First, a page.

No One Can Time The Market…

You invest in stocks (S&P 500) when they’re below the average CAPE ratio, and you sell them when they’re above. A quick note on this- some analysis assumes that an average from inception until today was available 50 years ago. Needless to say it was not, so for this strategy I’m assuming that the investor only uses the data available at that time.

The chart below shows the growth of $1 if it invested in stocks when they’re below the average CAPE ratio, and sell them when they’re above the average CAPE ratio. The buy/sell occurs on the last day of the month and when stocks are sold, the money goes into 5-year U.S. treasury notes.

From 1926-1955, this strategy had the same returns as buy and hold, 9.9% a year, turning $1 to $4.10.

It also experienced less severe drawdowns, although it still got crushed in the Great Depression, like everything else.

But then something changed. The strategy stopped working.

Below are the returns from 1955 to today.

So what happened? Well, maybe this is just a crummy strategy that “worked” for thirty years. Or maybe the nature of the CAPE ratio has changed over time. From 1926-1955, this would have kept you invested in stocks 68% of all months. From 1955-today, this would have been invested just 25% of the time. The chart below shows the average CAPE ratio in real time (black) versus the CAPE ratio going all the way back to the beginning of the data series.

The average CAPE bottomed in 1955, and has been on the rise for the last 30 years. Which explains a lot of why this strategy would have done horribly in the last few decades. The chart below shows the S&P 500 (black), and when this strategy would have been in bonds (red). As you can see, from 1990 to today, the CAPE ratio was above its average 98% of the time.

So, Cliff was right when he said “You do not want to make a career trying to beat the stock market based on whether it is cheap or expensive.” But what if there was a better way to define expensive? For this next backtest, I assumed you were invested in the S&P 500 and only rotated into bonds when stocks closed one standard deviation above their average (also real time, trade on last day of the month).

The chart below shocks the CAPE ratio in black, the average across time in gray, and 1 standard deviation above the average in red.

Interestingly, this strategy kept pace with buy and hold from 1926 all the way to 2013.

But it would have you in bonds for the last 63 months, missing out on an 82% gain for the S&P 500.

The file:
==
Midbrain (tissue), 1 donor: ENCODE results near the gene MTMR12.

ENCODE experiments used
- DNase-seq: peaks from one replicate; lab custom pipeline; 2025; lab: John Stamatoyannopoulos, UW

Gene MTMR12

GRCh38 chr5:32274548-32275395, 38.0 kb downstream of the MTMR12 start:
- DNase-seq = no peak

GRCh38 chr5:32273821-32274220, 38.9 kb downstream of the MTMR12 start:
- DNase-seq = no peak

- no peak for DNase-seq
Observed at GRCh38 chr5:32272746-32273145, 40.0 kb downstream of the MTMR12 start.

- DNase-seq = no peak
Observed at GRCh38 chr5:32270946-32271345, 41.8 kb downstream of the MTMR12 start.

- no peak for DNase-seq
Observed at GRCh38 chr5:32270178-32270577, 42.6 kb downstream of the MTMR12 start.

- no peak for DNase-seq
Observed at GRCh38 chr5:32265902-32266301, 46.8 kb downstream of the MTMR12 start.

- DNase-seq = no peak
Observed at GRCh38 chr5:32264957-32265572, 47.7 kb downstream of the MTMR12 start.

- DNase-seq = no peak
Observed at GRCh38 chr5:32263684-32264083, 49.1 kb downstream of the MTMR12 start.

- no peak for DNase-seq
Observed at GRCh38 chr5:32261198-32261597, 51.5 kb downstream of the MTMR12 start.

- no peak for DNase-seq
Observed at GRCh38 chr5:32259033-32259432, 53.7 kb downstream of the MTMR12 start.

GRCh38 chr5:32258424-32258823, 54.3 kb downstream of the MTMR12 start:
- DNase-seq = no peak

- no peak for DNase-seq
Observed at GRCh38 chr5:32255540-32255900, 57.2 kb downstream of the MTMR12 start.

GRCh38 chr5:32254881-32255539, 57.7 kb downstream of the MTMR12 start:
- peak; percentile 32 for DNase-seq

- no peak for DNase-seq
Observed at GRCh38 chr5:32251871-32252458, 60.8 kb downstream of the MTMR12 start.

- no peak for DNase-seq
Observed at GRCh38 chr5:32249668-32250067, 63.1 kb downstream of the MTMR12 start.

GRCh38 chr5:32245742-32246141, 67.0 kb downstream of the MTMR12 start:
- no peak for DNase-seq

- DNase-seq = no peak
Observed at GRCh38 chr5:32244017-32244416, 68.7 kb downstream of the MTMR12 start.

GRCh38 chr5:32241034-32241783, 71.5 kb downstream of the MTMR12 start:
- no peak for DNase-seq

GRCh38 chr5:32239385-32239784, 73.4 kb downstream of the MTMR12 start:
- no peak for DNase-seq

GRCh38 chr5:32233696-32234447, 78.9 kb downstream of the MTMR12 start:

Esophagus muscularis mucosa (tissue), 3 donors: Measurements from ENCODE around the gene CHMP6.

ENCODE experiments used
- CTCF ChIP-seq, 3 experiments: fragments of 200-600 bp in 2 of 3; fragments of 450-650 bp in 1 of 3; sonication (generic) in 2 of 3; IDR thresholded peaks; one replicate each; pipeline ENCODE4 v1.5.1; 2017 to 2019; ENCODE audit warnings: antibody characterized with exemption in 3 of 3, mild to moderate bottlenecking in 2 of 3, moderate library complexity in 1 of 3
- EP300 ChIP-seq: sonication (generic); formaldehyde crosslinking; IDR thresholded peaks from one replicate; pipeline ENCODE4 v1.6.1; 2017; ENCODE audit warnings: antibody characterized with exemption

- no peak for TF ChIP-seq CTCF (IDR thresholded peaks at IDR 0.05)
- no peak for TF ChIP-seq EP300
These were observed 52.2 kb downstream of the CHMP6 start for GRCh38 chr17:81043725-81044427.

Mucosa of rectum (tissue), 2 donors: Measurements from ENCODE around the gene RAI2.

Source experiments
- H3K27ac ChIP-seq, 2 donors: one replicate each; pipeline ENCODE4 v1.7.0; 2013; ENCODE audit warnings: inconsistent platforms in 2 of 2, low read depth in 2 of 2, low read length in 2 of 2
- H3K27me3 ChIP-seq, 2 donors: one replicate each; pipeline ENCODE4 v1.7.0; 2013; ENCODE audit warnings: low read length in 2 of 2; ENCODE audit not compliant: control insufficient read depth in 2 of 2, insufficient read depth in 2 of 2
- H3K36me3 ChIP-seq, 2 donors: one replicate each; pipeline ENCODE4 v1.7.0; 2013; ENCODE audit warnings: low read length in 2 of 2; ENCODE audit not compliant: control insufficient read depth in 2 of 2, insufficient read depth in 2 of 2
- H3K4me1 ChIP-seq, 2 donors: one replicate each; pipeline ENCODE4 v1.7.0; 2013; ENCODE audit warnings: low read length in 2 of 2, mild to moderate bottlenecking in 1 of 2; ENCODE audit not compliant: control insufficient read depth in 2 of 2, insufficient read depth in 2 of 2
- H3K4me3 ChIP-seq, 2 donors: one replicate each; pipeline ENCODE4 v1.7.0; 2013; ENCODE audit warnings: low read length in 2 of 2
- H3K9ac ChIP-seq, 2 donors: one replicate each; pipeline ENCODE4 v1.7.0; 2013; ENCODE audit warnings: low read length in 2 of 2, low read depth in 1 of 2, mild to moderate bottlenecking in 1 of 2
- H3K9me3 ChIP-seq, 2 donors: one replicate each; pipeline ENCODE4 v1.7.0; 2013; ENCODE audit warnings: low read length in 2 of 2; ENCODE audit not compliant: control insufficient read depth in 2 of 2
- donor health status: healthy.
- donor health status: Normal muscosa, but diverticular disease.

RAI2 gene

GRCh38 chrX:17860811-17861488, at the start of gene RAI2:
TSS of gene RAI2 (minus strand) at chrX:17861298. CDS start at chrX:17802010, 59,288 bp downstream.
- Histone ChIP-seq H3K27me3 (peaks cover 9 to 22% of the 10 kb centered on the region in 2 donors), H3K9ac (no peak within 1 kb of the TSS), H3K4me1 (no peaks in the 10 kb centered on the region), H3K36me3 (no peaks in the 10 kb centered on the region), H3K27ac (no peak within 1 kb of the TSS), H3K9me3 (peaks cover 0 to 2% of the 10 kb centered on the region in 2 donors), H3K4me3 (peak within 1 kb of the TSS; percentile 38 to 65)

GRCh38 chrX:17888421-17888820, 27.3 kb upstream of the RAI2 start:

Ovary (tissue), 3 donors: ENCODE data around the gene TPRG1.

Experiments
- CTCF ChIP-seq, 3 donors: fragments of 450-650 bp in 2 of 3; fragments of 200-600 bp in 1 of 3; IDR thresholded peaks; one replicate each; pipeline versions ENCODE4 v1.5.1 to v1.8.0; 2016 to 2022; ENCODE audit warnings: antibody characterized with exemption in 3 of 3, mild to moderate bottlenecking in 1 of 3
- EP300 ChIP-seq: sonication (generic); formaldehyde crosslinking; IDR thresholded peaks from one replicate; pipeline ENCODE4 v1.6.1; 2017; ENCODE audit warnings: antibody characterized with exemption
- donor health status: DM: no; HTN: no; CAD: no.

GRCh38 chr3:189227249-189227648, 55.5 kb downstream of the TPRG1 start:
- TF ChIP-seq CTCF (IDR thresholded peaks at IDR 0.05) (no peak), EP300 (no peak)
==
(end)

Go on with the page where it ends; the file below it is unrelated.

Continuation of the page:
The answer is easy. The United States became the premiere hub of economic activity following W.W. II. The rest of the world was destroyed. The majority of capital flowed to the United States. This capital was put into increasingly increasing return businesses that today have resulted in SaaS, cloud, AI and the like. Where bits and bytes replace steel and oil, and where these same bits an bytes make this same steel and oil far more efficient to produce.

The gains in efficiency since 1955 have been historically unprecedented in human history. Nothing comes close. At the same time the majority of capital flows to the U.S. And as things are going there is no slow down in efficiency gains, and there is no slow down as to where capital is flowing. China is a very large emerging market, with tons of investment, and at some point it may become the largest consumer market in the world. But China will never be trusted as the United States is, and it is still a long time until the United States is not the center will investing capital flows, and increasing returns technology and business models are either invented or go, to proliferate.

Not difficult to see why this CAPE failed. What I do find is academians have too little real world experience to interpret their numbers. I saw it at Duke, I have seen it in business, and I have seen it in law practice. The one thing that always gave me an edge (even as I am far from the brightest of people I have dealt with) is the experience I have had from all ends of the social spectrum and through so many varieties of life experiences. It enables one to better take the numbers academians put together and interpret what they really mean.

So many people on the Fool have just as much or more such experience that the standard academian does not.

That is the reason why. And I am not counting out this continuing trend simply because we hit a rut. All human endeavors hit ruts. It is getting over the ruts that defines the success humanity has had. It is trying to eliminate ruts or just not care to get over ruts that defines abject misery and failure in human history.



A few things Asness said in a recent podcast -
“Don’t try to make a career timing the stock market based on value factors alone” - you would have been flat for over 40 years.

CAPE is a value factor.

“Trend and momentum are a little more powerful than value, but value is harder to compare over time.” 1 year price momentum is pretty robust for timing.

Valuation should matter but all valuation does is forecast an average expected return over the next n (10?) years. When markets have been this overvalued in the past, the average forward return is @3% annually. That valuation - and forward return expectation - can be changed in a number of ways: recessions, bear markets, growing earnings, time.

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